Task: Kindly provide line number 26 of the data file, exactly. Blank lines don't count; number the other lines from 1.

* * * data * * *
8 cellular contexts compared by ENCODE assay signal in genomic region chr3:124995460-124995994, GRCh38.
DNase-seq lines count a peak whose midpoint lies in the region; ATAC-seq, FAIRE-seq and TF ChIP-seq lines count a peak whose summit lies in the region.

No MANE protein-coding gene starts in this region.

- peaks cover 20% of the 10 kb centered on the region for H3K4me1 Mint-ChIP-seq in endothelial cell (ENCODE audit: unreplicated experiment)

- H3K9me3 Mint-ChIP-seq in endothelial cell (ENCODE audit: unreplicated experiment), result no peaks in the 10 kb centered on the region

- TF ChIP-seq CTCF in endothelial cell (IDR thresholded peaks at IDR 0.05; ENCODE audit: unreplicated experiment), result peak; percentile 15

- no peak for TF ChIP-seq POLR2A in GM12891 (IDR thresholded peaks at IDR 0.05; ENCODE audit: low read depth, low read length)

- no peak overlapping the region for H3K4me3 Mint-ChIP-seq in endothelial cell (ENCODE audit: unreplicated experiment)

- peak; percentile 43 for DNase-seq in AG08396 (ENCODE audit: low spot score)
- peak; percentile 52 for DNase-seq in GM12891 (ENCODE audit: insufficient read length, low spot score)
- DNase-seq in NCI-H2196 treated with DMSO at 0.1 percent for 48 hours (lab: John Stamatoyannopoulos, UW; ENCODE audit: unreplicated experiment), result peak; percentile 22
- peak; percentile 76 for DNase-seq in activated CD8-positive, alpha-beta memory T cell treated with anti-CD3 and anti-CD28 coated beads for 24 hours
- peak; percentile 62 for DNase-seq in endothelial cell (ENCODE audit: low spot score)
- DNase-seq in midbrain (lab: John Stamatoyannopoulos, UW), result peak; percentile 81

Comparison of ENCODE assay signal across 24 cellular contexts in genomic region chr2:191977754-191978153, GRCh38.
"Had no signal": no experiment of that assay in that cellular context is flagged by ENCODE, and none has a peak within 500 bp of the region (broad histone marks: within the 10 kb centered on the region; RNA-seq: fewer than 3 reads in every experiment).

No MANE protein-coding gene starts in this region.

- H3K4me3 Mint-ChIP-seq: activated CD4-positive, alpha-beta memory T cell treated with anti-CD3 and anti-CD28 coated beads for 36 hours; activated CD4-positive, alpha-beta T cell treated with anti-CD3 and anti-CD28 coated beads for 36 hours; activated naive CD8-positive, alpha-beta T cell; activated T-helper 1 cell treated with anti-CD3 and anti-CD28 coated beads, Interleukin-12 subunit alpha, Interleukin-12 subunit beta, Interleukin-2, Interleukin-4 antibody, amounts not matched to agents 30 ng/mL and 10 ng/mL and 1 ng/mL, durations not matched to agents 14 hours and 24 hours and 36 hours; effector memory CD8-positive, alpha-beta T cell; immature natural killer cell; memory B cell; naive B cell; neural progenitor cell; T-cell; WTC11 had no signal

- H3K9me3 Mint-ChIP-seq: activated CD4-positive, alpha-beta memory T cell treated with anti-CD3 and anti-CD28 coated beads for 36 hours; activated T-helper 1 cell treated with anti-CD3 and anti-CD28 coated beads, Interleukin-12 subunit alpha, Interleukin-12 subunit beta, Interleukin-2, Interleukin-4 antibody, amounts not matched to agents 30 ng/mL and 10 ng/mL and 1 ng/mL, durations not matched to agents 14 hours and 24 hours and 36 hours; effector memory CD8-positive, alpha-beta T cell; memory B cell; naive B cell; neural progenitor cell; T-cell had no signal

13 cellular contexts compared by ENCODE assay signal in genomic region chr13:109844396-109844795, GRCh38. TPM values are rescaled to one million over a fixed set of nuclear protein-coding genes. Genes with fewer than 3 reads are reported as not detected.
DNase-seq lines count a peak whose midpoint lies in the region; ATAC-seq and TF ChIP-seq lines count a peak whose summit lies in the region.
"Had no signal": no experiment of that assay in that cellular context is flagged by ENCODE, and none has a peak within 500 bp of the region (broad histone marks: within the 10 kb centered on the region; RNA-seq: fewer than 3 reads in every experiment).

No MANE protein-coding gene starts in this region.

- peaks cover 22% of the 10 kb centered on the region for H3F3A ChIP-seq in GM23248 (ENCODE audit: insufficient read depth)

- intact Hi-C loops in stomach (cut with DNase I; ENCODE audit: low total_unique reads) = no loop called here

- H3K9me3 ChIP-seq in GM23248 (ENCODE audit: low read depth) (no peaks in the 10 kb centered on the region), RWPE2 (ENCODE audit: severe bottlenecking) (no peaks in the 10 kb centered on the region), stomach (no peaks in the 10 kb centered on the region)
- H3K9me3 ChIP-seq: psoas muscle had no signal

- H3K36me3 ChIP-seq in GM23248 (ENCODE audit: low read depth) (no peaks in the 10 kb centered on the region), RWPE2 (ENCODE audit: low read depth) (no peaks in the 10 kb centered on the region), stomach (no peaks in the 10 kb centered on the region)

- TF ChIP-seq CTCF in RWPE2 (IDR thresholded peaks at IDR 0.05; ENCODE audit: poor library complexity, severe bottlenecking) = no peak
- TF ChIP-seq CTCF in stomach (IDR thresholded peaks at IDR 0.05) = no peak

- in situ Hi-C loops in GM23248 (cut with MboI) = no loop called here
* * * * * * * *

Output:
- H3K9me3 ChIP-seq in GM23248 (ENCODE audit: low read depth) (no peaks in the 10 kb centered on the region), RWPE2 (ENCODE audit: severe bottlenecking) (no peaks in the 10 kb centered on the region), stomach (no peaks in the 10 kb centered on the region)